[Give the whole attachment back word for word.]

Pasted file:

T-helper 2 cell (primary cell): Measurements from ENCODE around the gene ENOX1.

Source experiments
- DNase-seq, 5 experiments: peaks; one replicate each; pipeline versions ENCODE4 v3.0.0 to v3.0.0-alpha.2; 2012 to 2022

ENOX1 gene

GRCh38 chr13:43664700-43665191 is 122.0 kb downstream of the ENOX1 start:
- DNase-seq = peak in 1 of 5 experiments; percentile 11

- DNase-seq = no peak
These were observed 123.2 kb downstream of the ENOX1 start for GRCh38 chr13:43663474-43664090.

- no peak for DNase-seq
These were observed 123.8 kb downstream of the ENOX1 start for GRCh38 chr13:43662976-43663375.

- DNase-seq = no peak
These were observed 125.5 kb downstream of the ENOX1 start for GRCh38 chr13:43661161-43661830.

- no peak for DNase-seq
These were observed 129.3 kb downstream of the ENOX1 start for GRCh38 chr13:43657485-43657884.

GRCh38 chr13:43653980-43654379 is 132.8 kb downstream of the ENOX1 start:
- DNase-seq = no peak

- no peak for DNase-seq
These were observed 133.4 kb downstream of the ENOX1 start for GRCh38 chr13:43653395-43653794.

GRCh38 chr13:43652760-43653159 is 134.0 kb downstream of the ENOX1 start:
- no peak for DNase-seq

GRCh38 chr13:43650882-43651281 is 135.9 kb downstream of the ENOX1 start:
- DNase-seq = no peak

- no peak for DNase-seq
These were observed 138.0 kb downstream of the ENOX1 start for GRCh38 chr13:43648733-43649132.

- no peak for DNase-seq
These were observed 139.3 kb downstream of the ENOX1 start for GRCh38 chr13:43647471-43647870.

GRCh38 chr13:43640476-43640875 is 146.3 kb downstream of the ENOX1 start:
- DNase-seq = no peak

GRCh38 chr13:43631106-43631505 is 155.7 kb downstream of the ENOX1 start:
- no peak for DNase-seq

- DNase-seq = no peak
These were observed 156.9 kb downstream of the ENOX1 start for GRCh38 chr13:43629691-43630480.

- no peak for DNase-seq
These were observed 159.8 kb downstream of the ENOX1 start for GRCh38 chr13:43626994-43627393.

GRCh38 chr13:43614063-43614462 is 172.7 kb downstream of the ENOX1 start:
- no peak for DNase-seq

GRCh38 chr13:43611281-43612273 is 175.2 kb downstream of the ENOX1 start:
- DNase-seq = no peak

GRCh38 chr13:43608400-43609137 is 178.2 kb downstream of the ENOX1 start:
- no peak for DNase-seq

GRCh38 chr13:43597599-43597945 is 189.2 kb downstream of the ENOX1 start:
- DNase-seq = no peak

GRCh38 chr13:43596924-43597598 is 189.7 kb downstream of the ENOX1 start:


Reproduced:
T-helper 2 cell (primary cell): Measurements from ENCODE around the gene ENOX1.

Source experiments
- DNase-seq, 5 experiments: peaks; one replicate each; pipeline versions ENCODE4 v3.0.0 to v3.0.0-alpha.2; 2012 to 2022

ENOX1 gene

GRCh38 chr13:43664700-43665191 is 122.0 kb downstream of the ENOX1 start:
- DNase-seq = peak in 1 of 5 experiments; percentile 11

- DNase-seq = no peak
These were observed 123.2 kb downstream of the ENOX1 start for GRCh38 chr13:43663474-43664090.

- no peak for DNase-seq
These were observed 123.8 kb downstream of the ENOX1 start for GRCh38 chr13:43662976-43663375.

- DNase-seq = no peak
These were observed 125.5 kb downstream of the ENOX1 start for GRCh38 chr13:43661161-43661830.

- no peak for DNase-seq
These were observed 129.3 kb downstream of the ENOX1 start for GRCh38 chr13:43657485-43657884.

GRCh38 chr13:43653980-43654379 is 132.8 kb downstream of the ENOX1 start:
- DNase-seq = no peak

- no peak for DNase-seq
These were observed 133.4 kb downstream of the ENOX1 start for GRCh38 chr13:43653395-43653794.

GRCh38 chr13:43652760-43653159 is 134.0 kb downstream of the ENOX1 start:
- no peak for DNase-seq

GRCh38 chr13:43650882-43651281 is 135.9 kb downstream of the ENOX1 start:
- DNase-seq = no peak

- no peak for DNase-seq
These were observed 138.0 kb downstream of the ENOX1 start for GRCh38 chr13:43648733-43649132.

- no peak for DNase-seq
These were observed 139.3 kb downstream of the ENOX1 start for GRCh38 chr13:43647471-43647870.

GRCh38 chr13:43640476-43640875 is 146.3 kb downstream of the ENOX1 start:
- DNase-seq = no peak

GRCh38 chr13:43631106-43631505 is 155.7 kb downstream of the ENOX1 start:
- no peak for DNase-seq

- DNase-seq = no peak
These were observed 156.9 kb downstream of the ENOX1 start for GRCh38 chr13:43629691-43630480.

- no peak for DNase-seq
These were observed 159.8 kb downstream of the ENOX1 start for GRCh38 chr13:43626994-43627393.

GRCh38 chr13:43614063-43614462 is 172.7 kb downstream of the ENOX1 start:
- no peak for DNase-seq

GRCh38 chr13:43611281-43612273 is 175.2 kb downstream of the ENOX1 start:
- DNase-seq = no peak

GRCh38 chr13:43608400-43609137 is 178.2 kb downstream of the ENOX1 start:
- no peak for DNase-seq

GRCh38 chr13:43597599-43597945 is 189.2 kb downstream of the ENOX1 start:
- DNase-seq = no peak

GRCh38 chr13:43596924-43597598 is 189.7 kb downstream of the ENOX1 start: